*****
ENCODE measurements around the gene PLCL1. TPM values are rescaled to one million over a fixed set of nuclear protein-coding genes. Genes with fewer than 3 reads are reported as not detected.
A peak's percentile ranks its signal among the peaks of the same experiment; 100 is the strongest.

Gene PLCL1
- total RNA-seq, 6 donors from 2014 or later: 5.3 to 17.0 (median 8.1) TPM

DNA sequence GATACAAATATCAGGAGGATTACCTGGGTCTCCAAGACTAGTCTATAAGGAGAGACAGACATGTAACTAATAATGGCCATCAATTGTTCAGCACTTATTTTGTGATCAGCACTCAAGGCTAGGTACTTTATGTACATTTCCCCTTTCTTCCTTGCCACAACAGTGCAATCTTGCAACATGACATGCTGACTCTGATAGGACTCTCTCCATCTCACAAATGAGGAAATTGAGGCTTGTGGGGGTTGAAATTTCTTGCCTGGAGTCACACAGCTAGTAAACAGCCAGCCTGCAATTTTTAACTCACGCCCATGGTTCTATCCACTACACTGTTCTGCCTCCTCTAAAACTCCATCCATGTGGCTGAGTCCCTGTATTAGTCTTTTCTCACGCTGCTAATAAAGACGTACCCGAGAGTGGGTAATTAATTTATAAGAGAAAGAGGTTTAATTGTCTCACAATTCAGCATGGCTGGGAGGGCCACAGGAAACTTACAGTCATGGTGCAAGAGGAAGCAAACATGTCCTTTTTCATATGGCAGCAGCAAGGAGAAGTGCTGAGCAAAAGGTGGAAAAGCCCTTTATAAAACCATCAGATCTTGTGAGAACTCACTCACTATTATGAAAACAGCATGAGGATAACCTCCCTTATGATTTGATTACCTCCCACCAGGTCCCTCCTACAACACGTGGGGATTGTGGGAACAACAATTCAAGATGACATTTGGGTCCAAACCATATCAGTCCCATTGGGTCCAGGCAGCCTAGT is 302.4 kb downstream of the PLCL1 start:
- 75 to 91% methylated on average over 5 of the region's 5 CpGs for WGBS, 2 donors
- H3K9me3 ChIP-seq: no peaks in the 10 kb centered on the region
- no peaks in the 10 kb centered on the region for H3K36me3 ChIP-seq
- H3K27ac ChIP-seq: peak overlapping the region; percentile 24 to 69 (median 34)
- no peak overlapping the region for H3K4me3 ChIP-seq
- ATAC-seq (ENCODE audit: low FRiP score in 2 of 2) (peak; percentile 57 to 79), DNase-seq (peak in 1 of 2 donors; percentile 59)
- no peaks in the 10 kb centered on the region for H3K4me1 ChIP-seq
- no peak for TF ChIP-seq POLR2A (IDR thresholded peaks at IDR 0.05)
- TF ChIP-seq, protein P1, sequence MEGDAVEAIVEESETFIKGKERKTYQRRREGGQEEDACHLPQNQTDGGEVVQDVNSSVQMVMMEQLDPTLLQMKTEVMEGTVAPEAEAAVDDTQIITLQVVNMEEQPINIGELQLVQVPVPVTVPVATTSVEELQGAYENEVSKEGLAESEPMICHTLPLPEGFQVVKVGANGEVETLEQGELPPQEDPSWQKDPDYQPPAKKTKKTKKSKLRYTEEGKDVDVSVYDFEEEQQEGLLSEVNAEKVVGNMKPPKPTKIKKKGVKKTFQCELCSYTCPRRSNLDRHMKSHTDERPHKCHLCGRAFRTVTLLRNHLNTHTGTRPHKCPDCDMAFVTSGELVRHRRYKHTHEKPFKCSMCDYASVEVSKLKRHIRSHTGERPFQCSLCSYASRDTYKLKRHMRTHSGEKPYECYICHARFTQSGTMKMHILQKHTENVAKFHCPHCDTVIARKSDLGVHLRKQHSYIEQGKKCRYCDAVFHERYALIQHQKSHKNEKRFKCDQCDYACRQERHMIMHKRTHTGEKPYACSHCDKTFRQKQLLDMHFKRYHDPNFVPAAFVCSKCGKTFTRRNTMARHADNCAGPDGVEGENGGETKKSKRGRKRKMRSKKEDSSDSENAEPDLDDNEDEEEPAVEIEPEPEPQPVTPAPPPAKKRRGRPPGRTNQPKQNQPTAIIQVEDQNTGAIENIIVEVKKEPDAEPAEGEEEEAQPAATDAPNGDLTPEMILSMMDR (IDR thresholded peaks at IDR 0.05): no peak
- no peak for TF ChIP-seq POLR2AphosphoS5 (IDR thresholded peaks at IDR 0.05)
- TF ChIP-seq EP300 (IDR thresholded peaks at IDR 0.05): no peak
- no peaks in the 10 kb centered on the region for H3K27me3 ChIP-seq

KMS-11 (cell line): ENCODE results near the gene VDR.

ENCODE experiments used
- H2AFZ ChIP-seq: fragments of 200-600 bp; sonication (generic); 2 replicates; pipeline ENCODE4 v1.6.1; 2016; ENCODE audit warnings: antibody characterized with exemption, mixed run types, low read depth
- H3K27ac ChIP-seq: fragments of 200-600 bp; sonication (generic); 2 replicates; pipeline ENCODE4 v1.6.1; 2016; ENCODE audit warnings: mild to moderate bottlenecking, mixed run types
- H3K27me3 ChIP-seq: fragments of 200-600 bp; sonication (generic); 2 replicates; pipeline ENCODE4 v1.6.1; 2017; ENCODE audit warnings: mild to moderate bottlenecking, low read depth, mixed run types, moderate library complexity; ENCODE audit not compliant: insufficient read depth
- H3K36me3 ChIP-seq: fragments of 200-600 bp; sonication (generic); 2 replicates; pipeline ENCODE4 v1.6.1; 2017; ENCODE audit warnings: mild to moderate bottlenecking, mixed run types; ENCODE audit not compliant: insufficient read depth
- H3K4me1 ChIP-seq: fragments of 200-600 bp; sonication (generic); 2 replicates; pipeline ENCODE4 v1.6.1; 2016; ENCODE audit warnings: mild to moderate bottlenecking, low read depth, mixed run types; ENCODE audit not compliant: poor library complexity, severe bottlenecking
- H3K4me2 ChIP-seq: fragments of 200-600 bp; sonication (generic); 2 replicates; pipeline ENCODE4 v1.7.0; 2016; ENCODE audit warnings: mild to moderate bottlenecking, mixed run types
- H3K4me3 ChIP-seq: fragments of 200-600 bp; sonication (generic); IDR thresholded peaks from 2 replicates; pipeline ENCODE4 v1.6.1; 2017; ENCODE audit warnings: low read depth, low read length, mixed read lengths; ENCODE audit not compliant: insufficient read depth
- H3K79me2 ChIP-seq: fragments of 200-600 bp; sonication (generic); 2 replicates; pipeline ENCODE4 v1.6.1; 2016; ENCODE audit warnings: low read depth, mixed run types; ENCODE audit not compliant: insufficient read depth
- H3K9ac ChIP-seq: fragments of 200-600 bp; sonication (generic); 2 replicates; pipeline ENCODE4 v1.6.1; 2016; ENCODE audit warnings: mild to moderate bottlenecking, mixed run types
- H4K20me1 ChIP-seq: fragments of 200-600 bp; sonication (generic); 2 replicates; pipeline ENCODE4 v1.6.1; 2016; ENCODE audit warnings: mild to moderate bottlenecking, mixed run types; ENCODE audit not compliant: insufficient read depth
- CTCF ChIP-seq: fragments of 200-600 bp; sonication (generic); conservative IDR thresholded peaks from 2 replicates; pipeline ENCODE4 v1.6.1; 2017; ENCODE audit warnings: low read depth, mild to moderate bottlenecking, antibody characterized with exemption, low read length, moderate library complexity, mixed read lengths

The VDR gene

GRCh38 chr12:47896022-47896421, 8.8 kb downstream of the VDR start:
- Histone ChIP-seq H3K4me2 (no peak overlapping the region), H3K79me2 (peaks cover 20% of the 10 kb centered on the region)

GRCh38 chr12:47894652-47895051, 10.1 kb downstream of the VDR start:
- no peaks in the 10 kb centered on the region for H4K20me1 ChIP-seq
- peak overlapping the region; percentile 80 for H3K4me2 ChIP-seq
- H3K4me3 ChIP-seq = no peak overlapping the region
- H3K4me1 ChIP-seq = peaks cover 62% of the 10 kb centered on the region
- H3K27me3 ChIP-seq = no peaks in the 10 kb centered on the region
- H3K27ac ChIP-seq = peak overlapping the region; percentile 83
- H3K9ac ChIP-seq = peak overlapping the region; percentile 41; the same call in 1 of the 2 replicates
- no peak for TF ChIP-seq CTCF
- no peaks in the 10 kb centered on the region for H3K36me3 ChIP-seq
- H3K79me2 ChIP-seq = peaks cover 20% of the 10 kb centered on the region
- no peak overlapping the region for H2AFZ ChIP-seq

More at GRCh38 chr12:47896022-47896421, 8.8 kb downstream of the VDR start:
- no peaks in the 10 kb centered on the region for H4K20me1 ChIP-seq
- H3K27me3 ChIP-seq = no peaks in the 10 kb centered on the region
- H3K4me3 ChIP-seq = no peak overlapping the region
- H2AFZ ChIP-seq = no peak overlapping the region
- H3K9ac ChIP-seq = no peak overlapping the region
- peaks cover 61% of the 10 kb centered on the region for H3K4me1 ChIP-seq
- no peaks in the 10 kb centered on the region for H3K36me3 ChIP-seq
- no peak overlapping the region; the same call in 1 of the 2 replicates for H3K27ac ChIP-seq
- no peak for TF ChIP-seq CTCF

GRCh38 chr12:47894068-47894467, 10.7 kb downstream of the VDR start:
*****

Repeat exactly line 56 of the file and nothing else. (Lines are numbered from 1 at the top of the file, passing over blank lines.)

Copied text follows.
GRCh38 chr12:47894068-47894467, 10.7 kb downstream of the VDR start: